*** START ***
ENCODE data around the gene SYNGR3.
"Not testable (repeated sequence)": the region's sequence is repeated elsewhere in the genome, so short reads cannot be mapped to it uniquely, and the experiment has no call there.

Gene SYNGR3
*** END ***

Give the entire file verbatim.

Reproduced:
ENCODE data around the gene SYNGR3.
"Not testable (repeated sequence)": the region's sequence is repeated elsewhere in the genome, so short reads cannot be mapped to it uniquely, and the experiment has no call there.

Gene SYNGR3